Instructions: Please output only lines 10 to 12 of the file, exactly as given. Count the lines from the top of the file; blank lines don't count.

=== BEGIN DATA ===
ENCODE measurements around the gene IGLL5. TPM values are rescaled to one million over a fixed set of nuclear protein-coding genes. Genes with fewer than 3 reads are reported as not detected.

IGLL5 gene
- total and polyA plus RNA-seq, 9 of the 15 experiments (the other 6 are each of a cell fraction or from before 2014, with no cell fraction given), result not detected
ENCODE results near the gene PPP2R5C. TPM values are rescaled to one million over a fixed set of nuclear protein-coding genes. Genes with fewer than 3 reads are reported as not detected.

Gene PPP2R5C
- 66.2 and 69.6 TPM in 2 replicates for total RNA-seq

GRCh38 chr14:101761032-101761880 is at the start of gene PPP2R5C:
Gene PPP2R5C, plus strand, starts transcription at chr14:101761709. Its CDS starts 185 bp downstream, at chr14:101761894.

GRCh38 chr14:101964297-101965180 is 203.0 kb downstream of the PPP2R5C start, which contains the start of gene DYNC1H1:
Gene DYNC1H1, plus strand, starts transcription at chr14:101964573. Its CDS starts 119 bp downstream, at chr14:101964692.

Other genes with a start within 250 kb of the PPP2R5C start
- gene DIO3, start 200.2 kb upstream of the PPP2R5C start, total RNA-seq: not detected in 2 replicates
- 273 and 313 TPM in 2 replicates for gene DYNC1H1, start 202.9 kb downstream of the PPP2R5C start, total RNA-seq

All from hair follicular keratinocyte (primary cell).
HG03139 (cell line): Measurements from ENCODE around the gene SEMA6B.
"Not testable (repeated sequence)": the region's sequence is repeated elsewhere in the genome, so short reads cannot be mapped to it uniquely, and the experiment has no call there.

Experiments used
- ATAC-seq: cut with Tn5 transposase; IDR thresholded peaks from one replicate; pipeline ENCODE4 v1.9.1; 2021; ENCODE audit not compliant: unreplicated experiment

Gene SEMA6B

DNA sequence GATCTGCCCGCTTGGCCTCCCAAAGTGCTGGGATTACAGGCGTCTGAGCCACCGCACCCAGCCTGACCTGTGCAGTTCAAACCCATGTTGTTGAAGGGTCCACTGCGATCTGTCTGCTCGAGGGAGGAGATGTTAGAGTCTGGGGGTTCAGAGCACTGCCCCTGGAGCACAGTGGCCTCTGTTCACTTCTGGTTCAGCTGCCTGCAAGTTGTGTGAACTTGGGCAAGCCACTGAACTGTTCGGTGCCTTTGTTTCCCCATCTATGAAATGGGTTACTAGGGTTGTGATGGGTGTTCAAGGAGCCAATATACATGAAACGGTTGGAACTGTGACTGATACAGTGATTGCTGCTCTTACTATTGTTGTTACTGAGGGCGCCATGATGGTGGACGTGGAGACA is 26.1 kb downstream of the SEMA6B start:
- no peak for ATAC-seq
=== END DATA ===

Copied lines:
Gene DYNC1H1, plus strand, starts transcription at chr14:101964573. Its CDS starts 119 bp downstream, at chr14:101964692.

Other genes with a start within 250 kb of the PPP2R5C start
- gene DIO3, start 200.2 kb upstream of the PPP2R5C start, total RNA-seq: not detected in 2 replicates